At times confounded and consistently getting trounced, I still like what I played.
I’m not a big fan of God of War. The trilogy on PlayStation 2 and 3 play well and look beautiful, but I’ve always found Kratos to be a shallow and at times outright obnoxious character. He’s predictable and, at this point, completely boring. But I can’t deny that there’s something to his games: my Platinum Trophy in God of War II proves that the series has what it takes to keep me engaged even if its protagonist doesn’t.
As I sat down to play Ascension’s multiplayer mode, those personal truths remained at the forefront of my mind. Remove Kratos from God of War and it isn’t very God of War at all. Yet, it’s exactly what I needed to truly enjoy what I played, a fierce online melee without the trite screaming and over-the-top antics that, for me, bring God of War down. I didn’t expect to like God of War’s first foray into multiplayer – and I still think it’s entirely unnecessary and something few fans of the franchise were actually asking for – but the truth is there’s plenty of fun to be extracted here.
video content courtesy of HassanAlHajry
The mode I got to play was called Favor the Gods, a team deathmatch-type setup that pits two squads against one another in gruesome combat. Veterans of the series will find a relatively familiar control scheme, even if the faces around you (and your own character) are anything but. Standard attacks are mapped to square, with strong attacks mapped to triangle. R2 allows the use of spells and L1 lets you block. Combat didn’t feel quite as fluid and smooth as it did in God of War games past, but I chalk that up more to the unexpected speed of multiplayer and my lack of skill compared to those I was playing with than anything else.
But there’s a lot more to God of War: Ascension’s multiplayer mode than meets the eye, and that’s where things started to get a little hairy. Fact is, Favor the Gods throws players into a deep and complicated battle system with the façade of something familiar, but coupled with something decidedly less button-mashy than you may expect. And in Favor the Gods, it all begins with the many options surrounding you, and how many different ways you can approach and achieve your goal.
Favor the Gods revolves around earning points. The particular setup of my game was 4-on-4 action that took place all over a desert-themed map. The time was set to eight minutes and the point threshold was pegged at 5,000. The first team to hit 5,000 points or the team with the highest point total at the end of the allotted time wins it all. But the points system proves subtle, with many different ways to achieve your goal outside of combat.
It’s at this point that God of War: Ascension became a bit confusing and overwhelming for me. Like so many frantic multiplayer games that came before it, Ascension will undoubtedly require patience, practice and study. I got my ass kicked over and over again as I listened to my Sony-employed guide explain everything I needed to know. There are new moves that Kratos could never employ, weapons to find and equip, a smorgasbord of magic, traps to set and avoid, treasure chests to open and melee and ranged combat alike to partake in. Throw in a battle with a fearsome mythological creature like a Polyphemus at the end of each match – which results in huge hordes of points to the team that scores the kill – and you’ll find all sorts of permutations to reach your designated point total.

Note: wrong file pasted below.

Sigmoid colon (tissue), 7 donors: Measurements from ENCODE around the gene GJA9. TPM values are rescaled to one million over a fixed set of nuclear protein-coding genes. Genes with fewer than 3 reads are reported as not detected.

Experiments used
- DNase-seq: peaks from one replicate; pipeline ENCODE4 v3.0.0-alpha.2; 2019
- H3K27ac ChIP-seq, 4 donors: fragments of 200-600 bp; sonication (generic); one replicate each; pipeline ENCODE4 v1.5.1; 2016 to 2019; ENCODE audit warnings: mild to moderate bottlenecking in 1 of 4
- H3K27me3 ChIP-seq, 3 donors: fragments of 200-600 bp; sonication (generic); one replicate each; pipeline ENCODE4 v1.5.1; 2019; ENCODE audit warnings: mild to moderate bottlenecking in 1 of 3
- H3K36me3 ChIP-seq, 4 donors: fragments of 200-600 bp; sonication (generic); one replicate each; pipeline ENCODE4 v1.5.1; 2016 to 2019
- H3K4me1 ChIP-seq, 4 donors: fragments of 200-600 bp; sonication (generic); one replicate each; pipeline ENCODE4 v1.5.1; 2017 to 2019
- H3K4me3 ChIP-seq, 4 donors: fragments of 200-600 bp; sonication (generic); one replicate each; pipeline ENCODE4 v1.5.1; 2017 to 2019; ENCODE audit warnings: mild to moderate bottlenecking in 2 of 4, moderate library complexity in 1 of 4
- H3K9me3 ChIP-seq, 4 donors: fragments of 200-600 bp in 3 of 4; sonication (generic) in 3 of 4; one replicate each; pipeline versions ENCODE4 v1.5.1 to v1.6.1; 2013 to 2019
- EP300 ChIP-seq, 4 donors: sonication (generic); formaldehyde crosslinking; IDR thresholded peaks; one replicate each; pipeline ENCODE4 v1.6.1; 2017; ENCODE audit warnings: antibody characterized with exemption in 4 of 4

With all of these options, earning points quickly turns into what you do best, which may not necessarily be fighting. For instance, when red-colored treasure chests are cracked open, 100 points get added to your total. Run around incognito-like and loot treasure chests and you can very easily add to your team’s total without ever raising your blade. Likewise, setting traps so that they only injure the other team can earn you points with very little effort. Beating the life out of your opponents with all matter of primary and secondary weapons will of course be the most straight-forward way to climb towards your threshold. But there’s a definite strategy to Ascension’s multiplayer, one that emphasizes teamwork and tactics far more than I ever thought it would.
Sony Santa Monica is currently toiling away on both the single-player and multiplayer portions of the game, and in the multiplayer realm, they’re still planning what the final suite will look like. They’re toying with the idea of having anywhere from four to six modes in the final game with an emphasis on “quality over quantity.” Multiplayer will allow completely upgradeable characters that can be equipped with all matter of gear, and allegiances to specific gods will direct the course of growth your character takes.
Add these online modes to the Kratos-centric prequel story told in the single-player campaign, and Ascension might just be the most robust and complete God of War game ever created. One way or the other, we’ll find out when it comes exclusively to PlayStation 3 in March of 2013.